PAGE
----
A lot of people worry about making mistakes, or that they will waste a Memory Palace they might want to use for important information.

Although it is possible to ruin Memory Palaces, I don’t think you can waste them.

In fact, it’s a waste not to work a little bit recklessly, both as a beginner and at the intermediate and expert levels.

What I mean here is that you should work fast. The only way to get faster with mnemonic imagery, after all, is to practice assigning it in your Memory Palaces quickly. Don’t fear making mistakes or having to struggle to reconstruct the information you’ve learned. You generally won’t have to.

Another reason to work speedily is because speed attracts memorization.

Let’s say you’re learning a language. If you sit with a dictionary and hum and haw over the associations you’re going to create, you lose traction and interest.

Rather, the mind likes to work fast in order to enjoy the processes of discovery. Moving as quickly as possible will also give you greater mental strength. You can also practice increasing your strength of mind by adding obstructions while memorizing, something I discuss with my friend and 2x USA Memory Champion John Graham.

But no matter how fast you go, make sure that you are always fully elaborating your associations by making them large, bright, vivid and truly zany.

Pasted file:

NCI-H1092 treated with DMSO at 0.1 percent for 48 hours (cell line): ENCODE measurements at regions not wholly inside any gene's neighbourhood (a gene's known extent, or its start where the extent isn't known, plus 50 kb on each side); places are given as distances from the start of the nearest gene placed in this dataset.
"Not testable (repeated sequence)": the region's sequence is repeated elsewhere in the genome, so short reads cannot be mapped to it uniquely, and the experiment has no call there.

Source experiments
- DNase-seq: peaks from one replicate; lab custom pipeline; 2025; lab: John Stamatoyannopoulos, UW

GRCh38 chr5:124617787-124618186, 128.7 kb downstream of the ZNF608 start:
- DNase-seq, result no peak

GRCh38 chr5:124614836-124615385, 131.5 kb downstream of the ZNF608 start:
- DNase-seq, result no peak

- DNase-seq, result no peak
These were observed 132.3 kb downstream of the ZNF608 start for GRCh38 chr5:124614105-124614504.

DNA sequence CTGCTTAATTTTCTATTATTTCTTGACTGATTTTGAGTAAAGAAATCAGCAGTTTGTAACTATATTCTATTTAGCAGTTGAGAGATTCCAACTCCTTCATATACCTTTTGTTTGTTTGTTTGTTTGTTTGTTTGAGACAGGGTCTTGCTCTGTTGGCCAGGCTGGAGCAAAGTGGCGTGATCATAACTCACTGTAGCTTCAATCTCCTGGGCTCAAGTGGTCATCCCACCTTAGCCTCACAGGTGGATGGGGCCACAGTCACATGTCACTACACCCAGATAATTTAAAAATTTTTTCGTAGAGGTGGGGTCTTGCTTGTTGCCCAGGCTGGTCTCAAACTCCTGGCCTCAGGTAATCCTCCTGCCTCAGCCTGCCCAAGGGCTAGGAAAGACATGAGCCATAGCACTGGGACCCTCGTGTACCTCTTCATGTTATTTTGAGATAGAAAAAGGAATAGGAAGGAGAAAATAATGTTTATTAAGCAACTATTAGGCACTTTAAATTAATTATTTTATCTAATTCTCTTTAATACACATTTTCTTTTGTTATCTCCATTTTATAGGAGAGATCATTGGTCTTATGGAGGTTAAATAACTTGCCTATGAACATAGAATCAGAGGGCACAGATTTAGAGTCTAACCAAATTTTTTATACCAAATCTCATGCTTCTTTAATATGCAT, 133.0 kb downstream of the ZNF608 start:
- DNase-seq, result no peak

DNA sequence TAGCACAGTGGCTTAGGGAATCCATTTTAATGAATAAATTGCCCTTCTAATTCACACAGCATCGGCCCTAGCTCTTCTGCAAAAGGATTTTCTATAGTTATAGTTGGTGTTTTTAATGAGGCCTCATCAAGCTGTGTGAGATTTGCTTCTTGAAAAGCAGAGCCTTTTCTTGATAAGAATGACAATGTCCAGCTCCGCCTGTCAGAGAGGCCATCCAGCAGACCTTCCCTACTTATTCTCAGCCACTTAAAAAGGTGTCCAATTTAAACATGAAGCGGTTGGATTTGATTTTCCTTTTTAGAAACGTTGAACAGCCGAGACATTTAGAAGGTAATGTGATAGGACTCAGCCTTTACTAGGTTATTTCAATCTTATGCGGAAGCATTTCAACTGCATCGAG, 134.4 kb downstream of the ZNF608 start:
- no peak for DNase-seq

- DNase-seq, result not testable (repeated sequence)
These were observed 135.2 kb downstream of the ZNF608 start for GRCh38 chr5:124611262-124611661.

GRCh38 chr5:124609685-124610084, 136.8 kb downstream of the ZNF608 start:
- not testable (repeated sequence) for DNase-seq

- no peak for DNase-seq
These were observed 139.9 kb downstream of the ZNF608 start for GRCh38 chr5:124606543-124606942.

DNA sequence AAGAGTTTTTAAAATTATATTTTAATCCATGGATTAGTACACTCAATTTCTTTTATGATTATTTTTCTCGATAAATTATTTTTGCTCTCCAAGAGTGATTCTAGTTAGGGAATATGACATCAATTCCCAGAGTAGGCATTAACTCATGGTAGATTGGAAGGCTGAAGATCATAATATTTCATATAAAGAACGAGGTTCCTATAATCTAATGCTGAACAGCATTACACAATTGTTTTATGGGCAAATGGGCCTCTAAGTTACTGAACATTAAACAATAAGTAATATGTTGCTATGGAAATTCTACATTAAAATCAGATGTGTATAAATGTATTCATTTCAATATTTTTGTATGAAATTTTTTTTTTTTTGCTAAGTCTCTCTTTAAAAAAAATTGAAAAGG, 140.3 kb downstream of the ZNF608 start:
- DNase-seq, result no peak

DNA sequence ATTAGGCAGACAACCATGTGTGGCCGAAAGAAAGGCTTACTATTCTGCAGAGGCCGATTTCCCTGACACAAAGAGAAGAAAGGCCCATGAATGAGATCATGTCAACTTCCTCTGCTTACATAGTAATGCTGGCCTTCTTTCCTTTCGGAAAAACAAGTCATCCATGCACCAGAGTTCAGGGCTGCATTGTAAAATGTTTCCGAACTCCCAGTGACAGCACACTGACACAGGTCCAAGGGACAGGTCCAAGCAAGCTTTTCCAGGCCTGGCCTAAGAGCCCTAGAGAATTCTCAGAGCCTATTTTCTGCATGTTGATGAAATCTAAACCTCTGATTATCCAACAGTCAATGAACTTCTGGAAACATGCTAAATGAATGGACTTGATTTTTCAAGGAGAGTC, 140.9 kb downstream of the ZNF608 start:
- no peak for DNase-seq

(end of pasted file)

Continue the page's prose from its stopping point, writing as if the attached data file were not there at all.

Most important, move fast, but don’t get yourself into frenzy.

Always relax. Do the breathing and muscle exercises discussed my books and courses before you get started so that you are calm and receptive to the amazing associations your mind wants to bring to you.

5. Test Intelligently and Ruthlessly

Far too many people I talk to don’t test their memory work. They wait until a situation arises when they’ll need the words they learn and then struggle to find them.

The first reason people can’t find them has to do with points 1-4 above, particularly the point about relaxation. We relax while memorizing in order to condition ourselves to be relaxed during recall.

But without testing the associations you’ve placed into your Memory Palaces before using them in a real conversation, how do you know how well they’ve stuck?

The answer is:

You Don’t.

There are three ways of testing: in your mind, on paper or using a digital resource like an Excel file.

To test in your mind, you simply walk through your Memory Palace and decode the words you created associations for.

However, please watch out for this problem:

If you test with a list of words in front of you, you risk falling back on rote learning because you are essentially looking at your Excel file or journal far too often.

That’s why I don’t really recommend constantly looking at the same information without some kind of chunking strategy and elaborative rehearsal based around proper spaced repetition.